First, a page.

BLOOMINGTON — Indiana University Emeritus Vice President Dr. Charlie Nelms said he's pleased with several efforts to encourage more people to get the COVID-19 vaccine, but more of those efforts are needed.
Nelms, who lost several family members and friends to COVID-19 said he's encouraged by the people who are getting vaccinated and hopeful more people will be encouraged by others to do the same thing.
In January, Nelms wrote in Diverse: Issues in Higher Education about why he was going to get vaccinated and why others should as well.
"I wanted to use my platform to make that pledge and commitment to encourage people to get vaccinated," Nelms said. "And of course, an opportunity to join forces with President Michael McRobbie, and we publicly got vaccinated together as a show of our confidence and to encourage other people to do the same."
He said he thinks it's important for people to hear from people like himself when deciding if they should get vaccinated.
"As a Black man who has held numerous leadership positions all across the country, I do have a significant number of people whom I have a relationship and I think people need to hear from people like me about the importance of getting vaccinated," he said. "And I felt I needed to demonstrate that personally as opposed to talking about a theoretical concept."
The history of vaccines and healthcare for people, especially Black Americans, is real, Nelms said.
"History is very important. We can learn a lot from history," he said. "I think it was Malcolm X who said, at of all of our lessons history, history is best suited to reward our efforts. And so the history is real, we can’t change that. But what we can do is to learn from it. And so I acknowledge the history, but I say to people you can’t get so caught up in the history that you don’t do what you need to do in a contemporary kind of sense."
Nelms said he doesn't see anything necessarily wrong with the current efforts to educate and encourage people to get vaccinated but thinks we need more of these efforts and to recognize one size doesn't fit all.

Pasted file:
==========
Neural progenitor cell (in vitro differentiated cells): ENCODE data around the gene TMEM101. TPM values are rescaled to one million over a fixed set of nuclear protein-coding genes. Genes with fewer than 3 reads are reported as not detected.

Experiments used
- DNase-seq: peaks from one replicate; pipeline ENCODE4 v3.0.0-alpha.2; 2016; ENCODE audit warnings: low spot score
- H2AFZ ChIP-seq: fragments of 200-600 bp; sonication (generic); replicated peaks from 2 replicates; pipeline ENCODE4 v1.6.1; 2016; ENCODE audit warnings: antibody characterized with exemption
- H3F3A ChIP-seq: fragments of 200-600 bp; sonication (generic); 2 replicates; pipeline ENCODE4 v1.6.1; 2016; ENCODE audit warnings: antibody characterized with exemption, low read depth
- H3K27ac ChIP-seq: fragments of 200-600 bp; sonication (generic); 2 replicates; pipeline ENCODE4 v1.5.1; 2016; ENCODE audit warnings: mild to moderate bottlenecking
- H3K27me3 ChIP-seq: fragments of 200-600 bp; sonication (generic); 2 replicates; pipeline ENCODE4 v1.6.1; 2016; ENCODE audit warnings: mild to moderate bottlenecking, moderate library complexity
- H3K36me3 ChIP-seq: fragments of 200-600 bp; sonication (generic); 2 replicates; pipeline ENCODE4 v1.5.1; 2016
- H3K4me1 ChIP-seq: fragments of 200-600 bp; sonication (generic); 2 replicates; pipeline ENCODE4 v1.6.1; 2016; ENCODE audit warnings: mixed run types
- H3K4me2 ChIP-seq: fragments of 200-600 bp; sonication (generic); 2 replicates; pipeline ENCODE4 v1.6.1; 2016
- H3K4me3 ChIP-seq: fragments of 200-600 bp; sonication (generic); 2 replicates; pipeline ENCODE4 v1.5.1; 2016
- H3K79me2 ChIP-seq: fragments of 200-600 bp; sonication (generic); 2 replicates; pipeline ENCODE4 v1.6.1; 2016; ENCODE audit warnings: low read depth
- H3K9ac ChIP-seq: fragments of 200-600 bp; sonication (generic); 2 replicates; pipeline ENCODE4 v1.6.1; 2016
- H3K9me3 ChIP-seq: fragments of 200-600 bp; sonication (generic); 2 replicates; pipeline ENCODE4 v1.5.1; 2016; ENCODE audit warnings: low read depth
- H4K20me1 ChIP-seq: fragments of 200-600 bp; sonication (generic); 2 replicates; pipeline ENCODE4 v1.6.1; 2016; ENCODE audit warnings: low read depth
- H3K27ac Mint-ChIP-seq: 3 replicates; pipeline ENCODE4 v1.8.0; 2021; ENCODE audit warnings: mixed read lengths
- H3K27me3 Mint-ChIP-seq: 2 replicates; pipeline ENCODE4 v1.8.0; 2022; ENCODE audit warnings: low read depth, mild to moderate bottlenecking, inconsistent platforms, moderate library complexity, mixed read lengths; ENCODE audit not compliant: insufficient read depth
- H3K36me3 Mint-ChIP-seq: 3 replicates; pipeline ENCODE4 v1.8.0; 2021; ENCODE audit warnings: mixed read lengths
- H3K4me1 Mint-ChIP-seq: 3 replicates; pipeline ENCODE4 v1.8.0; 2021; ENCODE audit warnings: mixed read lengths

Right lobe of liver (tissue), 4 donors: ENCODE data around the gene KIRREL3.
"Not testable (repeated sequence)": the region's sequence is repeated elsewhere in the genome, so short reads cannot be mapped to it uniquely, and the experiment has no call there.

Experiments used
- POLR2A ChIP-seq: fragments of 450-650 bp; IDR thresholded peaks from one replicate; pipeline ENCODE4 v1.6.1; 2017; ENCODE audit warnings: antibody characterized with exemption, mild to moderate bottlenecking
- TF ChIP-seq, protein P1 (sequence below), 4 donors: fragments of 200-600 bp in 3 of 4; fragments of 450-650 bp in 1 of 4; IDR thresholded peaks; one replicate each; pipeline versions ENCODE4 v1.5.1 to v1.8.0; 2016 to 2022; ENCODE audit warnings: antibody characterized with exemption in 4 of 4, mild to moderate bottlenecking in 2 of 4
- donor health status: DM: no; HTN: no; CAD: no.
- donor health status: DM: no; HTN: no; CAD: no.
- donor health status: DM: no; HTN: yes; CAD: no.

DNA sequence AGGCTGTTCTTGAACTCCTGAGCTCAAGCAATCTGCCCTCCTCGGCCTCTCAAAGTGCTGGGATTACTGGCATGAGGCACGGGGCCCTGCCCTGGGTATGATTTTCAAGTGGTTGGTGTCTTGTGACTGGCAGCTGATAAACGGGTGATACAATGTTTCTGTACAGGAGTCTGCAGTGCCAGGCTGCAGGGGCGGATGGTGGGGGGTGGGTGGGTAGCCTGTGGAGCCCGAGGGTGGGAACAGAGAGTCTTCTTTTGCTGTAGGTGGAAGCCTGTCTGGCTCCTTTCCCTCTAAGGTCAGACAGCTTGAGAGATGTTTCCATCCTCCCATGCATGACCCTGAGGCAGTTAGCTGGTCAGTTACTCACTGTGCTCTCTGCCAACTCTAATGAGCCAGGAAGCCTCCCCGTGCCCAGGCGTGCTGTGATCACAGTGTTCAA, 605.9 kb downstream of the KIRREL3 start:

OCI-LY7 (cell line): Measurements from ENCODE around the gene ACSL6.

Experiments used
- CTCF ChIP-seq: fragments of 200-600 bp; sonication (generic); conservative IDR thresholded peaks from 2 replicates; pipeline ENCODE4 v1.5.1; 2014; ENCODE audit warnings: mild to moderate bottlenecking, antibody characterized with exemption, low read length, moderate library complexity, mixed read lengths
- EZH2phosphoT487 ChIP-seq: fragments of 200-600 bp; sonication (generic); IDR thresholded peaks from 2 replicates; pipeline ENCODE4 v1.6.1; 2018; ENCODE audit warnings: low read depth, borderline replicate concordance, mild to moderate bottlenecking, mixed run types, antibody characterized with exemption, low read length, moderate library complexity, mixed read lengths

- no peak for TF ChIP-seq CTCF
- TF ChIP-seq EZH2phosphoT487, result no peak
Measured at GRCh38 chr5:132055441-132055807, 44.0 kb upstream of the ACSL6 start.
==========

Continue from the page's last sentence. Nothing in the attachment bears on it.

"The hesitancy is real," Nelms said. "So what we need to do I think, and this is what I see happening throughout Indiana and around the nation, they use multiple approaches. Taking leaders, whether they're ministers, our physicians and healthcare workers, trusted individuals and have them become part of the message. And one of the things I really appreciate about the fact that is young people are being used in the messaging as well."
By diversifying the messengers and having more people talk about the vaccine, Nelms said it could help people find someone they are able to relate to.
"I don’t think there’s anything wrong with what we’re doing, we just need to do more of what it is we are doing," he said. "Diversify the messengers. The message is the same but diversify the messengers."
Younger people are also able to appeal to people by posting to social media, he said.
"It’s a way of authenticating the significance of being vaccinated," he said. "And I think that’s the most important thing we can get by having as I said earlier, different ethnic groups, different age groups, different professions, so on and so forth."
In the last few months, Nelms said he is pleased with the efforts to spread out COVID-19 vaccination sites and clinics to help make the vaccine more accessible for people, but acknowledges there are still issues for some people.
"It continues to be a problem especially for people who may not live on a bus route or people who live in rural areas and may not have an automobile," he said. "But I’m pleased with what I’m seeing across the country that I hear about on the news or read about and that kind of thing. So I’m encouraged."
He's encouraging anyone who is still considering if they should get the vaccine to talk with someone who has been vaccinated.
"First thing I recommend to people is not to believe everything they read," Nelms said. "Just because they see it on social media, don’t automatically assume it’s true. I would say talk to your minister, talk to your physician, talk with your neighbors who have been vaccinated. You know this not exactly rocket science here. This is very much an emotional kind of thing. The hesitancy is around an emotional set of factors. So we need to acknowledge it but I would say have conversations with people. Share your hesitancy and let them know."
You can watch WRTV's full interview with Nelms in the player above.